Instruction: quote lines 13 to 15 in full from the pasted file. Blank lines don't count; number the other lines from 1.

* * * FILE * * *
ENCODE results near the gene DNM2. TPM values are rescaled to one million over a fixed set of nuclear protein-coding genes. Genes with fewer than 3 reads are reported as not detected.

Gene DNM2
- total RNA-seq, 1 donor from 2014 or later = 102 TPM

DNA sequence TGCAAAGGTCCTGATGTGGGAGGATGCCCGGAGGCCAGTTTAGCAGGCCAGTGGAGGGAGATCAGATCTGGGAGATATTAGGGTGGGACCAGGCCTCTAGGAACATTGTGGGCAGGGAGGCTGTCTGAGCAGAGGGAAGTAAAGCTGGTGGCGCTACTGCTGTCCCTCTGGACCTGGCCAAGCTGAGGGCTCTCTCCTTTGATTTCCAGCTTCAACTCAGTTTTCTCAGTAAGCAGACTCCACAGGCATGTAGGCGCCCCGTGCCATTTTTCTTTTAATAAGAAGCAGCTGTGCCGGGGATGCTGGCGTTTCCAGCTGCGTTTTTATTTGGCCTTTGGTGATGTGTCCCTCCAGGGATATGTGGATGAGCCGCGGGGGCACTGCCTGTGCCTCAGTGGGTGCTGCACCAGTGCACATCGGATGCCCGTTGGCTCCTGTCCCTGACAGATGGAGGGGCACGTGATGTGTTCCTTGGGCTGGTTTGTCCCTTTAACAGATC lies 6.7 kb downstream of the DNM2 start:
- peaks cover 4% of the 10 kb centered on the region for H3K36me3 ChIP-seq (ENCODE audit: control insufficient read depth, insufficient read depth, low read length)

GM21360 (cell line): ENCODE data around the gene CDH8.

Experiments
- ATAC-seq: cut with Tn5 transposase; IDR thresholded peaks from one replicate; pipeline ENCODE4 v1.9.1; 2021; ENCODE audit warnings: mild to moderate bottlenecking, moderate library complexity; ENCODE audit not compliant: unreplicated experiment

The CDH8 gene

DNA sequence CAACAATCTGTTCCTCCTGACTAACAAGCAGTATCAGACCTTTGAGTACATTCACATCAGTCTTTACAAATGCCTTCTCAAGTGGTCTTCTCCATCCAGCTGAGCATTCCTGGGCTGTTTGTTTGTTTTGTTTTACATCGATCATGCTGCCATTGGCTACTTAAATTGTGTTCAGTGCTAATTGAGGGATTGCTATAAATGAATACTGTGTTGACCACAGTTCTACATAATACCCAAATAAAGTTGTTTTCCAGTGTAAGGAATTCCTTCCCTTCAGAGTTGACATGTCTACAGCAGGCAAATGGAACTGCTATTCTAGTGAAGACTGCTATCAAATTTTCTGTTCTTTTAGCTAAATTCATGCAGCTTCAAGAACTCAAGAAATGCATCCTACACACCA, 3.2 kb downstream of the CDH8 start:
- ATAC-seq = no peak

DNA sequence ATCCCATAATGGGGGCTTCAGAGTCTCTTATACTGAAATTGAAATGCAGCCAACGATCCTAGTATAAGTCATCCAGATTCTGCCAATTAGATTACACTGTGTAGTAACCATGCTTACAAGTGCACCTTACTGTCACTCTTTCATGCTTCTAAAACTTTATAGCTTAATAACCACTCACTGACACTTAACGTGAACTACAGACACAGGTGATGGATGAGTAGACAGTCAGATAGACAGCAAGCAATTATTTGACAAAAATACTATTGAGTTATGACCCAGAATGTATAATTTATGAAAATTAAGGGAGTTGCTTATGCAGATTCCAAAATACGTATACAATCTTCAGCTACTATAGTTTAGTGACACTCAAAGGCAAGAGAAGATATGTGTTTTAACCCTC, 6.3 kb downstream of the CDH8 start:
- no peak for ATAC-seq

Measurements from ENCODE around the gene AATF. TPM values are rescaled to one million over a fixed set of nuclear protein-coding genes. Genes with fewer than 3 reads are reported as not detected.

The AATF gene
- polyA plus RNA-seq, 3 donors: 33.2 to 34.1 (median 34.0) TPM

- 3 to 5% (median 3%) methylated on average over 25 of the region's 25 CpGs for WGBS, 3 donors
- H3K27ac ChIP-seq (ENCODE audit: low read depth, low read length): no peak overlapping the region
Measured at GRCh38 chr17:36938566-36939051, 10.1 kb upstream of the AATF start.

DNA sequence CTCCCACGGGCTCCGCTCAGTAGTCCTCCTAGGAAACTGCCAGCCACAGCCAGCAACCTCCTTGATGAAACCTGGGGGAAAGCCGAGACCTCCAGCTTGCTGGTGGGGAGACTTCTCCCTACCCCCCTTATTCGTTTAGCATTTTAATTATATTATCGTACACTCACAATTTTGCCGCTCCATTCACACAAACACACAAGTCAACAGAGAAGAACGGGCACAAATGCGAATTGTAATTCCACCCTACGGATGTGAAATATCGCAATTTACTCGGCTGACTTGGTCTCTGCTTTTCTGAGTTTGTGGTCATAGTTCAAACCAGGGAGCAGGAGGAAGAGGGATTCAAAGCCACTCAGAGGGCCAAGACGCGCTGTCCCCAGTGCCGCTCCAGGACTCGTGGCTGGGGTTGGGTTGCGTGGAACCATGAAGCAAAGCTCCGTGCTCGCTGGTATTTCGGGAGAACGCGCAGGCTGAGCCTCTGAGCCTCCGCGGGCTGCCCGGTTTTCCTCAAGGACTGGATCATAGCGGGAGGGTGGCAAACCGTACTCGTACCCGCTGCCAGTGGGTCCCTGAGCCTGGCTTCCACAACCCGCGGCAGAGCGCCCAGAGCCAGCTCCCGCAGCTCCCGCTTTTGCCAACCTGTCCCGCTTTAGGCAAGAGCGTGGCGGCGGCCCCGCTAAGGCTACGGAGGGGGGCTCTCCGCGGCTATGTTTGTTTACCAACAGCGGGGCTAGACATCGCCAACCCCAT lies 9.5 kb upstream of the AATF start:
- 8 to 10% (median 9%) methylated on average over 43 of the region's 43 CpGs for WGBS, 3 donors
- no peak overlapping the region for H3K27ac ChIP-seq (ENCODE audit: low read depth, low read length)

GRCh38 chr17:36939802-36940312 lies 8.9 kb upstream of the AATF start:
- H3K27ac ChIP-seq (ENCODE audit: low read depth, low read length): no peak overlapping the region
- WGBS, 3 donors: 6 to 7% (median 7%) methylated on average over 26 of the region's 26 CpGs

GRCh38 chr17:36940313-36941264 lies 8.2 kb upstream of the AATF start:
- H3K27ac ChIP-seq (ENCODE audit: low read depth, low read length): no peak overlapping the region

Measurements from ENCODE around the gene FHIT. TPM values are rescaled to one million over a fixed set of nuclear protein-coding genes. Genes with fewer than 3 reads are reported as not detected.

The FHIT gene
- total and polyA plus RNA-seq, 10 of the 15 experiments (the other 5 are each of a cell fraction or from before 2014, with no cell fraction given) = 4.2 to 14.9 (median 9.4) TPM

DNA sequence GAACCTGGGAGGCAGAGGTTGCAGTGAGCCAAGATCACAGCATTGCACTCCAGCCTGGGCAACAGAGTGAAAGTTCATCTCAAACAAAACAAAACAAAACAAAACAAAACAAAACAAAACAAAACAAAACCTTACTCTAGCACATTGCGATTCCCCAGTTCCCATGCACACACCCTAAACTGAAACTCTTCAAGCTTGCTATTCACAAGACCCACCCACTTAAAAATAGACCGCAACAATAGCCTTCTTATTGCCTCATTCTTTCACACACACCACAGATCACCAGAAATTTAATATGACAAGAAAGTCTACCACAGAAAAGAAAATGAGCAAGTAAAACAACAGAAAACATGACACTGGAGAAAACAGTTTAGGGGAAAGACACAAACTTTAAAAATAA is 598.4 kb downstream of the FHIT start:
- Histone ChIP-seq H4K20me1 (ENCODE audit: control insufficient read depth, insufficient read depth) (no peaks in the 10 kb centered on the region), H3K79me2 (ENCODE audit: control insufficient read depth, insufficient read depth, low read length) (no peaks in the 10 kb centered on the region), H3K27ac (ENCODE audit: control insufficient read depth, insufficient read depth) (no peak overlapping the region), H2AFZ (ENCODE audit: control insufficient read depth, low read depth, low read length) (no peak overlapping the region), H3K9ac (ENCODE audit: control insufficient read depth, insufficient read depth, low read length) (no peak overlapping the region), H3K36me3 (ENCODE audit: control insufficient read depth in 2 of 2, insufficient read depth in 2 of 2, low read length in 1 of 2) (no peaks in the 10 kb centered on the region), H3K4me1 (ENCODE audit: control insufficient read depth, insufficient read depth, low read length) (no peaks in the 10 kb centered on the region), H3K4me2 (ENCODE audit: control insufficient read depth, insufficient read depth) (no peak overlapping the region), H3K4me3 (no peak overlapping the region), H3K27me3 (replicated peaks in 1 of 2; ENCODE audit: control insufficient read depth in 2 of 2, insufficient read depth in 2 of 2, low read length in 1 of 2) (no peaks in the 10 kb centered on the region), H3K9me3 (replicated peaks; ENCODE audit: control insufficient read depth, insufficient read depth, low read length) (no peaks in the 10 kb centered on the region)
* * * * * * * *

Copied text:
- no peak for ATAC-seq

Measurements from ENCODE around the gene AATF. TPM values are rescaled to one million over a fixed set of nuclear protein-coding genes. Genes with fewer than 3 reads are reported as not detected.

The AATF gene